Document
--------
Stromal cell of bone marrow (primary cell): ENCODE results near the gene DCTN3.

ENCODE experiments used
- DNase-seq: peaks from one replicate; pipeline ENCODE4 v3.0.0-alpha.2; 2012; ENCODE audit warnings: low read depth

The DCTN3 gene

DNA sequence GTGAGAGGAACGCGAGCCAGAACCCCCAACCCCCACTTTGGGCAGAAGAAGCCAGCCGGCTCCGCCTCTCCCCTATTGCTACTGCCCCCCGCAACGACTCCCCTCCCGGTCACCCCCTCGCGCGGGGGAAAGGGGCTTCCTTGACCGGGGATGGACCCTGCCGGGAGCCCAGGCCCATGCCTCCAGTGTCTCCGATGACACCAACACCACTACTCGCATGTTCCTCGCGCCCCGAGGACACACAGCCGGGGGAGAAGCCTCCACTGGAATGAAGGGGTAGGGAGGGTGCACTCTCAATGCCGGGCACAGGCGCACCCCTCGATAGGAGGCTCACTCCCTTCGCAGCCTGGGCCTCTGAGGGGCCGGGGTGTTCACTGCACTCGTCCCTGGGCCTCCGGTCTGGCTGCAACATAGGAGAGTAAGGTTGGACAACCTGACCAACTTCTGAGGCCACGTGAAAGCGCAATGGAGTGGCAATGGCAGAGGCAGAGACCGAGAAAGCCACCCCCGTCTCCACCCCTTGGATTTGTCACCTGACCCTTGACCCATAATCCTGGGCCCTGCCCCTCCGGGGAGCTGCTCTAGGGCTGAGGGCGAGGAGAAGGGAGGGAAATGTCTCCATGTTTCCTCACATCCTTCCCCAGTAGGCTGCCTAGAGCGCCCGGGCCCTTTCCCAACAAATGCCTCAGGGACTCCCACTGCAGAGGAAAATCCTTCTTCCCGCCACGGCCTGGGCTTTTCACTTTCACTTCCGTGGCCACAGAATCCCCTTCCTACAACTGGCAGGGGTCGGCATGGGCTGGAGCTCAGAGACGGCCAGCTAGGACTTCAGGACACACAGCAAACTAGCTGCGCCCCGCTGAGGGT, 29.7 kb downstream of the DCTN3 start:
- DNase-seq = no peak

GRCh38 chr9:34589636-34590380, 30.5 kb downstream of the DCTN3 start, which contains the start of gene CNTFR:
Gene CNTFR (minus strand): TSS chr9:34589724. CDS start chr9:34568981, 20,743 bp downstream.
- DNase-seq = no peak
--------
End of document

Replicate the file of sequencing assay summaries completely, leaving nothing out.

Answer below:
Stromal cell of bone marrow (primary cell): ENCODE results near the gene DCTN3.

ENCODE experiments used
- DNase-seq: peaks from one replicate; pipeline ENCODE4 v3.0.0-alpha.2; 2012; ENCODE audit warnings: low read depth

The DCTN3 gene

DNA sequence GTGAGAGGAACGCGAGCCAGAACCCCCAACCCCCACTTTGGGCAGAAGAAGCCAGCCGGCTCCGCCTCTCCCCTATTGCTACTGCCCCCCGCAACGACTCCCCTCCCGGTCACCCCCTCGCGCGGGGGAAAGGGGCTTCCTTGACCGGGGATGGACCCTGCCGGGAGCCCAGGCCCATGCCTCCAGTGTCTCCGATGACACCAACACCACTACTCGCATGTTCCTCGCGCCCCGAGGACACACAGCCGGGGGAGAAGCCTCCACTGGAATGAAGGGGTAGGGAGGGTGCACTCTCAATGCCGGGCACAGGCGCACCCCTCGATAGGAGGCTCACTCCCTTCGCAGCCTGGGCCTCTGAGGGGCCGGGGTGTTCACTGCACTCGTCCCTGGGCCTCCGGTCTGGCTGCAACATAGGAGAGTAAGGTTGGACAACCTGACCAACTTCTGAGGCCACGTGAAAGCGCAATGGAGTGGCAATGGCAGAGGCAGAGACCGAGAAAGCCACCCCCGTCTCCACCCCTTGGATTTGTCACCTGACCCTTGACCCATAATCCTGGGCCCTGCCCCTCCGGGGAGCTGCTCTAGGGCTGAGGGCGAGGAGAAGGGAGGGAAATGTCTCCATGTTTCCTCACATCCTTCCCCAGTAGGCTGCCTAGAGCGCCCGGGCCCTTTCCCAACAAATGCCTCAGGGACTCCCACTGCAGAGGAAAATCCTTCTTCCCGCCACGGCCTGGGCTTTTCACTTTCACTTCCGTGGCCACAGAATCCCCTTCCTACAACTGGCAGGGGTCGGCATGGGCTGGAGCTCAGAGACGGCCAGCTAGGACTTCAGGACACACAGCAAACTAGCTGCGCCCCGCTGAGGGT, 29.7 kb downstream of the DCTN3 start:
- DNase-seq = no peak

GRCh38 chr9:34589636-34590380, 30.5 kb downstream of the DCTN3 start, which contains the start of gene CNTFR:
Gene CNTFR (minus strand): TSS chr9:34589724. CDS start chr9:34568981, 20,743 bp downstream.
- DNase-seq = no peak